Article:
China invests $2b in Argentina's nuclear power plant
Updated: 2014-09-22 04:17
By ZHANG FAN in Sao Paulo(China Daily Latin America)
An interior view of Atucha II, the third nuclear power plant of Argentina. [Photo/Xinhua]
China will invest $2 billion in the construction of Argentina's fourth nuclear power station, another gesture of support by China for the Latin American country mired in a continuing debt crisis.
"The cooperation is important for Argentina, especially in this moment that it is facing difficulties in financing itself abroad," said Roberto Luis Troster, an Argentine professor and also the former chief economist for the Brazilian Banks Federation. "Argentina is facing a slowdown this year, and might enter a recession. China's cooperation will surely mitigate its effects."
According to agreements signed on Sept 4 in Beijing, China National Nuclear Corp (CNNC) will provide assistance that includes technology, service and machinery, while Nucleoeléctrica Argentina SA (NASA), a state-owned company, will be in charge of building and operating the 800-megawatt power station named Atucha 3.
Argentina owns three nuclear power plants, with the first one - Atuchal1 - built in 1974 just northwest of the capital city of Buenos Aires. The new power plant will be based in the same area.
Brazil and Argentina are the only Latin American countries that own nuclear power plants. Argentina encouraged the development of nuclear power for civilian use and established the national Atomic Energy Commission (CNEA) in 1950.
German company Kraftwerk Union (KWU)-Siemens Power Generation helped in the construction of Atucha 1 and Atucha II, with nuclear power plant, Embalse, built by Canada Ltd (AECL) and Italimpanti from Italy.
The three plants provide 10 percent of the country's total electricity and the government hopes nuclear power can be a part of "an expansion in generating capacity to meet rising demand", according to Argentinian Nuclear Energy.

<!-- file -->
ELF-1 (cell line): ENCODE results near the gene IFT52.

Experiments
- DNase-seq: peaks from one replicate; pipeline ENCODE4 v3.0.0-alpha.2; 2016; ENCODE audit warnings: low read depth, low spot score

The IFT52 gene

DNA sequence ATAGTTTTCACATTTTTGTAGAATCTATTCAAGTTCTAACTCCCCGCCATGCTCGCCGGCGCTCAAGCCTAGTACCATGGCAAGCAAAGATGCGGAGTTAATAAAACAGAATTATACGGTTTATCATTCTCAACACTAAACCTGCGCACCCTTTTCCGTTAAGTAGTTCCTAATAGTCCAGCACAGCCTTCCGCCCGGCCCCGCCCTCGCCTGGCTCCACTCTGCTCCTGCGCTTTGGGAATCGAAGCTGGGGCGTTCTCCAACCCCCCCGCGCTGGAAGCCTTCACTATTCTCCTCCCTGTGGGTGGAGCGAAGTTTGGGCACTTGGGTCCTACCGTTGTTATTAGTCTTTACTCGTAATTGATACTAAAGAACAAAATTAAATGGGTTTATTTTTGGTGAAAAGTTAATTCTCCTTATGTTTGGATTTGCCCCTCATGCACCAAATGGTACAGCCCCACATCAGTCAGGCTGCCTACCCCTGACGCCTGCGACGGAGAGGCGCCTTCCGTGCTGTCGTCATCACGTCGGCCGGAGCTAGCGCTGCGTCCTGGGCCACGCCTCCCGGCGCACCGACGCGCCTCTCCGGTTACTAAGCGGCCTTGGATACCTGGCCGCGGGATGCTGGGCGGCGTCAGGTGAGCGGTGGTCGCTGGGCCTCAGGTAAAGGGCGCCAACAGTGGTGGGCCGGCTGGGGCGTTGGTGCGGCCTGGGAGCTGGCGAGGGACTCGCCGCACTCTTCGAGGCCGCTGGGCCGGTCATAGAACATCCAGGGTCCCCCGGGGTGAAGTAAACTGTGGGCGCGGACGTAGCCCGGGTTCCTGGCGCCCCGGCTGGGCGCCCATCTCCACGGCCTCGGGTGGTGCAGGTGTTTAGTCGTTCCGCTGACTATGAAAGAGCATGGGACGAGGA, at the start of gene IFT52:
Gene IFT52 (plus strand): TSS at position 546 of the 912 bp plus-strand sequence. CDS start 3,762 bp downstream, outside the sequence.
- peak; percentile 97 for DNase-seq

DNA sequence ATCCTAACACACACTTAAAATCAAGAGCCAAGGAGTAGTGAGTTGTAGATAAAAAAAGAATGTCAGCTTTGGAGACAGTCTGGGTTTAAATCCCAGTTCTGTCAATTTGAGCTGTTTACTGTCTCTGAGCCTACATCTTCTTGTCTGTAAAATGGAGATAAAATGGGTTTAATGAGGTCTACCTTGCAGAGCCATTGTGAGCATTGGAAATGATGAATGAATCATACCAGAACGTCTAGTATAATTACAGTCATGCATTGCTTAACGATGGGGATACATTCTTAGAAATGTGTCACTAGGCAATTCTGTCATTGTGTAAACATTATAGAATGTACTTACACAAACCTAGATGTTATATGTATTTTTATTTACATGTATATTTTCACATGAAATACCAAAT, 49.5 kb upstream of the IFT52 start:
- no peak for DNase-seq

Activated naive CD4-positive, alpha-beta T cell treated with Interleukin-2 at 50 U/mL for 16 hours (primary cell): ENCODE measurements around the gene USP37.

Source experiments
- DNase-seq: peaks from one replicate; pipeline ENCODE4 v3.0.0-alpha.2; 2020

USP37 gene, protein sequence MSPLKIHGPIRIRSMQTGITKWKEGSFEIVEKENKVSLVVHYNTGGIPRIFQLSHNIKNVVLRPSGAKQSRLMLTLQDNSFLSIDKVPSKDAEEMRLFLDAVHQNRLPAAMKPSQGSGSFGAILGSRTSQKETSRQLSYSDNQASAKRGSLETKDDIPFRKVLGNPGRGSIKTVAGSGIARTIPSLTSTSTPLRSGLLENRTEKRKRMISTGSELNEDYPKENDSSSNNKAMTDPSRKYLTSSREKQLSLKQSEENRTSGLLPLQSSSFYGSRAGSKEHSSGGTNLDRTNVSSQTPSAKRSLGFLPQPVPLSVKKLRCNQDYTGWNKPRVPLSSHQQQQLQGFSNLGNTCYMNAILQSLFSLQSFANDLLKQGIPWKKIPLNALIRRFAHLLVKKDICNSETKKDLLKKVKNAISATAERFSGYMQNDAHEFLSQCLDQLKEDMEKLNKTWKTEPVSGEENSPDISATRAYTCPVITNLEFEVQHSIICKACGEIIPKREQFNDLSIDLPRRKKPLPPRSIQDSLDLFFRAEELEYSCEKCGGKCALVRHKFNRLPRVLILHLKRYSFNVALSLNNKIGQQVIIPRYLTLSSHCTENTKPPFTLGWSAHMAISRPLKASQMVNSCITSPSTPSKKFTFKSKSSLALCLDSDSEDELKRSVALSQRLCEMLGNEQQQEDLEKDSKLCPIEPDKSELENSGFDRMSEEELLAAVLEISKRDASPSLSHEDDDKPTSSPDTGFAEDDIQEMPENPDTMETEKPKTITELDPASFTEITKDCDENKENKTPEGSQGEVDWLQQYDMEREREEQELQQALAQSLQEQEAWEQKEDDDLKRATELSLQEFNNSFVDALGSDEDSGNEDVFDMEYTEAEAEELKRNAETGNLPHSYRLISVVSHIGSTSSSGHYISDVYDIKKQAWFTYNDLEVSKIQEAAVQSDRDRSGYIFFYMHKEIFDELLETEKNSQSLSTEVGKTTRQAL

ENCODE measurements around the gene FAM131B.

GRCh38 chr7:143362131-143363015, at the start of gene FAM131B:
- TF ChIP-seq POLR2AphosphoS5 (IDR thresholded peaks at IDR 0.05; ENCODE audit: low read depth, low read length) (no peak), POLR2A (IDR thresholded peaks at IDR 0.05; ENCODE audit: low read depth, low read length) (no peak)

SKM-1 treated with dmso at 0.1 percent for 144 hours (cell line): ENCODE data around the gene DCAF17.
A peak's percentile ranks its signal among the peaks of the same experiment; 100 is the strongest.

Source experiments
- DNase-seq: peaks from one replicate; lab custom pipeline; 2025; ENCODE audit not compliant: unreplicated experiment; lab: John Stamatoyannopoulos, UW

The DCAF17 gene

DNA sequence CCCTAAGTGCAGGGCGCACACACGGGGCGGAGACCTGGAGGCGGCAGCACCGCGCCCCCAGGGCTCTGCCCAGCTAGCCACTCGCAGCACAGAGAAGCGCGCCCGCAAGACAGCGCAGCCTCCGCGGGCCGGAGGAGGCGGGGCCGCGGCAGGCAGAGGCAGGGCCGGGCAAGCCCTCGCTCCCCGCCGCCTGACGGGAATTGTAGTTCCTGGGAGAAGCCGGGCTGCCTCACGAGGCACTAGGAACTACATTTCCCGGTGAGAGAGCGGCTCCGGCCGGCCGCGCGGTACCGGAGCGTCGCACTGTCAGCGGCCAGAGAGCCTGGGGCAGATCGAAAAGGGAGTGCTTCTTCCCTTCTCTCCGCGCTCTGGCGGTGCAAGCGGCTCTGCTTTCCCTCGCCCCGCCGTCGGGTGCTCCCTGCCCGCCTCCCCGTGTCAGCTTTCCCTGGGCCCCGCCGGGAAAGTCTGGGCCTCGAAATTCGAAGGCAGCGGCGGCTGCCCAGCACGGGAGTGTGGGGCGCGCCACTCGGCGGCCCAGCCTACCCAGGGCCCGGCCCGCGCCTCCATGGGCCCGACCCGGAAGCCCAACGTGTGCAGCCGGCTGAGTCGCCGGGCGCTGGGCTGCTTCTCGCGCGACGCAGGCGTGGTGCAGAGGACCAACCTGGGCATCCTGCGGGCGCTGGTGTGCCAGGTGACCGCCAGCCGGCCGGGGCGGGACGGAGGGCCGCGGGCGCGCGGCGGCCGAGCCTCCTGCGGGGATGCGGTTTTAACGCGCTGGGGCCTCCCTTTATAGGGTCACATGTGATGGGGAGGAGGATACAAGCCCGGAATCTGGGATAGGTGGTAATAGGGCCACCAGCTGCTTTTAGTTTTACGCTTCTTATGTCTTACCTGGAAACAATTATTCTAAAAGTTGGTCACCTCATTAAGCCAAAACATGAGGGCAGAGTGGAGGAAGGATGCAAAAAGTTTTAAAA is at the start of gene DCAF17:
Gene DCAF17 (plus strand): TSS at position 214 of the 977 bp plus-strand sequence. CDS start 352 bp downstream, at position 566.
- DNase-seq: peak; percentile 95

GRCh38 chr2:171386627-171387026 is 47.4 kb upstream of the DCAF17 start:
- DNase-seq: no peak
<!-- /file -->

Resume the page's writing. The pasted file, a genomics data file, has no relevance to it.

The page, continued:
The government is negotiating with China, Russian, the United States, France and South Korea for the construction of a fifth nuclear power plant.
China and Argentina signed a series of agreements during Chinese President Xi Jingping's state visit to Argentina, including two for major investments in infrastructure construction, which are expected to increase the employment rate and stimulate the economy.
"The first commercial agreement between Argentina and China was in 1972, but only recently did the partnership between the two countries intensify, with benefit to both sides, creating positive synergies," said Troster.
China's investment in Argentina's nuclear power project is one of a series of international agreements for China's nuclear sector.
Karachi Nuclear Power Complex was officially initiated last November and is China's largest energy investment in Pakistan. CNNC will be in charge of the construction of two reactors and the project is scheduled to provide 2,200 watts of electricity when completed in 2019.
During Chinese Premier Li Keqiang's meeting with British Prime Minister David Cameron last December in Beijing, the two countries agreed to strengthen cooperation on nuclear power. Cameron welcomed Chinese companies to invest in Britain's nuclear power projects.
French Prime Minister Jean-Marc Ayrault also agreed to cooperate with China to "jointly develop the nuclear power market of a third country" during his visit last year. "China's nuclear power's 'going global' will greatly promote the 'going global' of the advanced energy technology and equipment as a whole," said Ye Qizhen, a member of the Chinese Academy of Engineering and also an expert on nuclear reactors and nuclear-power engineering.